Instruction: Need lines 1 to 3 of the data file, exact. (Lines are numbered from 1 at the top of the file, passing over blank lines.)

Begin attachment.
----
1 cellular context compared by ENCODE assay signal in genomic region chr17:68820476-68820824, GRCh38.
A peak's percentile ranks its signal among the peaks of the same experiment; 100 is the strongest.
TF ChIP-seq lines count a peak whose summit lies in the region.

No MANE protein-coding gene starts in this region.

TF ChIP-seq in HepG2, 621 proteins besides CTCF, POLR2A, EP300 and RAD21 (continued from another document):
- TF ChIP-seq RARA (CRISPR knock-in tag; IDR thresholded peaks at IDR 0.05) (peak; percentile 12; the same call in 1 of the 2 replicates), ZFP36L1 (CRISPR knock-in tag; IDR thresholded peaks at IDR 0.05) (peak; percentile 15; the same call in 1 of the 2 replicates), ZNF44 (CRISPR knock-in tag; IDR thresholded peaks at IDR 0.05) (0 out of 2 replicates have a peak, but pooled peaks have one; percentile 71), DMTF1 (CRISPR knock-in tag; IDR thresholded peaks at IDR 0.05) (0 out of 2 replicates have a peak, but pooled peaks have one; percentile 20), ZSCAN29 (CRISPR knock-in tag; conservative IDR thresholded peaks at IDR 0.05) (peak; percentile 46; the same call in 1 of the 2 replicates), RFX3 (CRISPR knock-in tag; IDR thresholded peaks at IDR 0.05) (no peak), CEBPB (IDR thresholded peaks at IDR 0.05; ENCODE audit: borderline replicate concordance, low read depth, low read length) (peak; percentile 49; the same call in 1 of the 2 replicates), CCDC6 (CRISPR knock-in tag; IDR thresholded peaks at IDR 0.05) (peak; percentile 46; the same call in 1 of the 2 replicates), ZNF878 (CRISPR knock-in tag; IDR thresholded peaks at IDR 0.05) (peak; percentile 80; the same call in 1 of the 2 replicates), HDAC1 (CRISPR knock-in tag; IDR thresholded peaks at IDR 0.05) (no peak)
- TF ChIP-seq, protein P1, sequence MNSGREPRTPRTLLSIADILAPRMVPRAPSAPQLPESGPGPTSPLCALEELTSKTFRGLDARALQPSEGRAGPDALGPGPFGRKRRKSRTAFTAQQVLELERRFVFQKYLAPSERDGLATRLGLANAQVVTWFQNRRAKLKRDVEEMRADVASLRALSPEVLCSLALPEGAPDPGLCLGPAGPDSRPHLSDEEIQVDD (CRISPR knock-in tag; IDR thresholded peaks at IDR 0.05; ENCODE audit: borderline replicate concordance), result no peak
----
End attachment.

1 cellular context compared by ENCODE assay signal in genomic region chr17:68820476-68820824, GRCh38.
A peak's percentile ranks its signal among the peaks of the same experiment; 100 is the strongest.
TF ChIP-seq lines count a peak whose summit lies in the region.